[Haskell-beginners] Are these soloutions all valid and a good use of Haskell

Stefan Höck efasckenoth at gmail.com
Mon Nov 10 16:18:59 UTC 2014

> I try to say that if the input list has only 1 item the outcome is the head
> of that list.

This is not how one typically thinks about folds. Look at the type of

  acc :: a -> Maybe a -> Maybe a

acc is a function wich takes two arguments (ignoring currying): On is of
type `a`. This is the element type of the list you fold over. The other
is of type `Maybe a`. This is the value you accumulate in your fold.
The initial value is `Nothing`. You start your fold literally with
nothing, since you haven't visited any element in the list yet. Now the
first element of the list (see below) is passed to acc. What do you do
with it?

  acc a Nothing = ???

a is an element in your lit, Nothing is the value you have accumulated
so far. What do you do? Ignore a? Keep it? If you ignore a, you return

  acc a Nothing = Nothing

With this accumulator, the list will be traversed (ignoring lazy
evaluation for the time being), all values will be
ignored and your result will be Nothing, no matter what kind of list you
fold over. Therefore, let's keep value `a`. In order to do that, we have
to wrap it in a Just, otherwise the types won't match:

  acc a Nothing = Just a

This function will give the right result for empty lists (Nothing) and
for lists with a single value where the value is wrapped in a Just. The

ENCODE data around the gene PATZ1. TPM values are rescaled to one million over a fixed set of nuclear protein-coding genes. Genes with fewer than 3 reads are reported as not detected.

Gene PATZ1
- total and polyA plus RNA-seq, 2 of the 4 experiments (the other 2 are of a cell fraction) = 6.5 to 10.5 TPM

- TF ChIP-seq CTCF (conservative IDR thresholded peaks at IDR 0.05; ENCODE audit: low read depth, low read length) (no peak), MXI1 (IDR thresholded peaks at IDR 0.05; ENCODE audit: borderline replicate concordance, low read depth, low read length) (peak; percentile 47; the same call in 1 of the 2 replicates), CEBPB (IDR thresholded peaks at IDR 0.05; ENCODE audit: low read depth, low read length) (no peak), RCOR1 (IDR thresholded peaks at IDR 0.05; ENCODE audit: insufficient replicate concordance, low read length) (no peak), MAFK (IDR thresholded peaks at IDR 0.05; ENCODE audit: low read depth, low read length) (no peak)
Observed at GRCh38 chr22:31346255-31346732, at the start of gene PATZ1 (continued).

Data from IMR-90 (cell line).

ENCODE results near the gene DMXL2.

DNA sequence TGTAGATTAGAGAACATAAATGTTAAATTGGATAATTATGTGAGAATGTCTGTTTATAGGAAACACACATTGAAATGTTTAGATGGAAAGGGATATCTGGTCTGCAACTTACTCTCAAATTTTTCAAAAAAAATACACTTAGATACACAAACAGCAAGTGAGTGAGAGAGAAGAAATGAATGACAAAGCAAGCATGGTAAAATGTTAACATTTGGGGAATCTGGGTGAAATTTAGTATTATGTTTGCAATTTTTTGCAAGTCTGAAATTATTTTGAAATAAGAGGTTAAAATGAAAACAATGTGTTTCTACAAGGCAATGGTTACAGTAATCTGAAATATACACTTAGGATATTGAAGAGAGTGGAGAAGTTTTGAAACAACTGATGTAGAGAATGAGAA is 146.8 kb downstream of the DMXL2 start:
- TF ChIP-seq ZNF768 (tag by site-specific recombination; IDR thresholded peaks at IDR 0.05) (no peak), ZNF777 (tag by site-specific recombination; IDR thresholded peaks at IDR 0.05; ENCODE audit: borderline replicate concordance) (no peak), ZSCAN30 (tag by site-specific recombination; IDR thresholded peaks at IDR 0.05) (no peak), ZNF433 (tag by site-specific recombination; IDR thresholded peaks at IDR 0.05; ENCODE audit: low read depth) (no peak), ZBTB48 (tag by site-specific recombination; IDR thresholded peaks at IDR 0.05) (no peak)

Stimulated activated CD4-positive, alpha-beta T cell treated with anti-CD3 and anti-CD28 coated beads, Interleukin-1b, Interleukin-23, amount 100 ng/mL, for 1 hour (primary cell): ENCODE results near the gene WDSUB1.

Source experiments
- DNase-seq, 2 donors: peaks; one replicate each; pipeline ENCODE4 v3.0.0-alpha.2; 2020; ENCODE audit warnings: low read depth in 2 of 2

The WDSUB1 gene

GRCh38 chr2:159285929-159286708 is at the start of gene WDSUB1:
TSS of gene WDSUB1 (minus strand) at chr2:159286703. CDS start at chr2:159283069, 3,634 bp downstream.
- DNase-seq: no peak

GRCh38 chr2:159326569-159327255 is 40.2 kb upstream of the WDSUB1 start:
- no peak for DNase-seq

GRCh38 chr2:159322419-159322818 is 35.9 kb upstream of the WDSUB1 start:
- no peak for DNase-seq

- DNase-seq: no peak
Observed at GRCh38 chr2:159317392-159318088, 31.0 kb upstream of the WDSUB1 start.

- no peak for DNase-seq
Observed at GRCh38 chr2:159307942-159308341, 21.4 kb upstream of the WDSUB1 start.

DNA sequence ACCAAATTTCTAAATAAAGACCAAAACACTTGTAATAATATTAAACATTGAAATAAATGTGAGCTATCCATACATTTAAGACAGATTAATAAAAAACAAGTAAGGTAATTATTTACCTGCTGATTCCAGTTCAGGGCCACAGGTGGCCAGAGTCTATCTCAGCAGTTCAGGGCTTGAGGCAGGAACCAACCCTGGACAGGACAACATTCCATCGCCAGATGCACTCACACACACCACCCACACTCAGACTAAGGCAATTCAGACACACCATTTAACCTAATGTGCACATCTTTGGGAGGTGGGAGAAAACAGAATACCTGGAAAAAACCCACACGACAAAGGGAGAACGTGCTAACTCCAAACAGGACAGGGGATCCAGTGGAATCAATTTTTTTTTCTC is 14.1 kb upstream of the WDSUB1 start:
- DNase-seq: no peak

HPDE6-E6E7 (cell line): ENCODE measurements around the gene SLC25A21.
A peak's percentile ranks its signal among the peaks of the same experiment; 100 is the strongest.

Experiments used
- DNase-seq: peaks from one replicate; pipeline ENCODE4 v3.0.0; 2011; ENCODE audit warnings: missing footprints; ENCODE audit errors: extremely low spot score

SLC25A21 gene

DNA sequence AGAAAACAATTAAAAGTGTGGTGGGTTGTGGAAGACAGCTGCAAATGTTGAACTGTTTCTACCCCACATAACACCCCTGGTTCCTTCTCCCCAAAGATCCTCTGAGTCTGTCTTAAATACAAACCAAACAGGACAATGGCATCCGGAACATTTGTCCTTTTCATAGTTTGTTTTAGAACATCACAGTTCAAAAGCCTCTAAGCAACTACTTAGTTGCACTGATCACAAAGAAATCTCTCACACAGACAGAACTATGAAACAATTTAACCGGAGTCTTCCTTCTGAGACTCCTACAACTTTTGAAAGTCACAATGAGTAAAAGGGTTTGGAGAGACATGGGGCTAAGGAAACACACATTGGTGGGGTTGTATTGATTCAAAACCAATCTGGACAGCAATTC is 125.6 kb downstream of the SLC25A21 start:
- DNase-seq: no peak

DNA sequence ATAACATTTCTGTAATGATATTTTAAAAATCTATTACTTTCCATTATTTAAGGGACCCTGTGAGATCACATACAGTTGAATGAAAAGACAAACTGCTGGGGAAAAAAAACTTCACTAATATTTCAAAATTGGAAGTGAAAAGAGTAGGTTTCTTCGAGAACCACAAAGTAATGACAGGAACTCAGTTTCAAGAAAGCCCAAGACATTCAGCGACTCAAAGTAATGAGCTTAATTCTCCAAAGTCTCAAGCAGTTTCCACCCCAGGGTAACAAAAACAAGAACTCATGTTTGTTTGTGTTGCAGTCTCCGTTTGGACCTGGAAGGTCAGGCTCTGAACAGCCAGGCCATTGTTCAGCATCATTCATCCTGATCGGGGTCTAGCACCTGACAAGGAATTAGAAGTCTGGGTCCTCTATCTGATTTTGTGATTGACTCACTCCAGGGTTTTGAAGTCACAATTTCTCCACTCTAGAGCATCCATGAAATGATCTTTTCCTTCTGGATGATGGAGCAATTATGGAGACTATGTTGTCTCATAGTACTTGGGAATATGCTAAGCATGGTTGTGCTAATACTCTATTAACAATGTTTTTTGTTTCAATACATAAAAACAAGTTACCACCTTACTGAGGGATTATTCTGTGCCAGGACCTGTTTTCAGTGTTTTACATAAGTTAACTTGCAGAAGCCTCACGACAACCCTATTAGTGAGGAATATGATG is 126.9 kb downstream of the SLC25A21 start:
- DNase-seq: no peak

function will throw an error however, if you pass it a list containing
more than one element, because the pattern match is not exhaustive.
We need to decide what happens, when we already have a
value wrapped in a Just:

  acc a Just b = ???

Here you have three possibilities. a) return Just b, b) return Just a,
c) return Nothing. These are all the options you have. Anything else
(except for throwing errors) will not compile. You can try each of the
three. One will give you the head of the list, one will give you the
last item of the list, and one will give you Nothing for lists with more
than one element.

Note that the result of your function depends on which fold you use.
foldl folds from the left. The first element passed to the accumulating
function will be the head of the list. foldr folds from the right.
The first value passed to the accumulating function is the last in the

So, think about the fold like this: Every element of the list is passed
to your accumulator and each time you must decide whether you want to
keep it or let it pass. If you keep them all, you will in the end hold
the last element passed to your accumulator. If you let them all pass
(except for the first, which you keep since you still have Nothing),
you will end up with the first element passed to you. If you fold
from the right, the first element you get is the last in the list. Keep
it and don't let it go. If you fold from the left, the first element
will be the head of the list. Throw them all away except for the very last

Feel free to ask, if this doesn't make sense.


> Stefan Höck schreef op 10-11-2014 15:23:
> >Just a quick note: That's 'typed holes' not 'type holes' ...
> >
> >On Mon, Nov 10, 2014 at 03:12:20PM +0100, Stefan Höck wrote:
> >>Hi Roelof
> >>
> >>It seems like you try to do too many things at once. Here's how you
> >>could go about this step-by-step and let GHC help you implement your
> >>functions along the way:
> >>
> >>First, give the type signature of your function:
> >>
> >>   last5 :: [a] -> Maybe a
> >>   last5 = undefined
> >>
> >>Now, load this into GHCi or compile with GHC. If it compiles, you're
> >>on the right track. Now, you want to implement it using a fold
> >>(try both, foldl and foldr):
> >>
> >>   last5 :: [a] -> Maybe a
> >>   last5 xs = foldr _ _ xs
> >>
> >>The underscores are 'type holes'. This tells the compiler to give you
> >>some information about what is supposed to be placed at the two
> >>positions. For the moment, we are only interested in the types of the